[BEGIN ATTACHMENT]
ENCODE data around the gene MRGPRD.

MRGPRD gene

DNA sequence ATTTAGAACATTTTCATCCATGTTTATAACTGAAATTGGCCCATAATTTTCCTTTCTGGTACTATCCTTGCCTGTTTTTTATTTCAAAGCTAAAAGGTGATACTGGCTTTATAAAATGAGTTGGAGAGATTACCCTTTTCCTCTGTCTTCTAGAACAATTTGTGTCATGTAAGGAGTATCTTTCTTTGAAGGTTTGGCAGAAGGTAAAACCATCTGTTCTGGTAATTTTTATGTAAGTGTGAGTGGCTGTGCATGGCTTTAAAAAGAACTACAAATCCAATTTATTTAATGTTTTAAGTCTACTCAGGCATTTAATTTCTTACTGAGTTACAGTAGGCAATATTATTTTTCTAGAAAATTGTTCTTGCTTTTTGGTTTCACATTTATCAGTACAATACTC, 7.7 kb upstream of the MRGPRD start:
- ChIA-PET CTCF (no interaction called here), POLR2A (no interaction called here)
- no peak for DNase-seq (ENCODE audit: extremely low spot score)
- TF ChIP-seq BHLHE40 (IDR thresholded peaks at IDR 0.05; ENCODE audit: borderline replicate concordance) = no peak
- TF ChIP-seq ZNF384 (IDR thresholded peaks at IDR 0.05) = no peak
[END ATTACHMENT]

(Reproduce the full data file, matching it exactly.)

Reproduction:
ENCODE data around the gene MRGPRD.

MRGPRD gene

DNA sequence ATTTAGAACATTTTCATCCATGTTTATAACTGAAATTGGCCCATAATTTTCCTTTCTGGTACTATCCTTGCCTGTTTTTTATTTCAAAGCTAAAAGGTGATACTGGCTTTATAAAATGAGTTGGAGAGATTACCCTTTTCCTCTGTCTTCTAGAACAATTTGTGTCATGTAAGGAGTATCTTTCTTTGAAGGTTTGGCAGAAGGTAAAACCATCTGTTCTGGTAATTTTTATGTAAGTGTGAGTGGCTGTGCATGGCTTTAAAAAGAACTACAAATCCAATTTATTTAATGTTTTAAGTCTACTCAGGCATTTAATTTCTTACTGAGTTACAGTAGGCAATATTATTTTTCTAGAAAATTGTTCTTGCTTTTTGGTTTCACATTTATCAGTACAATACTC, 7.7 kb upstream of the MRGPRD start:
- ChIA-PET CTCF (no interaction called here), POLR2A (no interaction called here)
- no peak for DNase-seq (ENCODE audit: extremely low spot score)
- TF ChIP-seq BHLHE40 (IDR thresholded peaks at IDR 0.05; ENCODE audit: borderline replicate concordance) = no peak
- TF ChIP-seq ZNF384 (IDR thresholded peaks at IDR 0.05) = no peak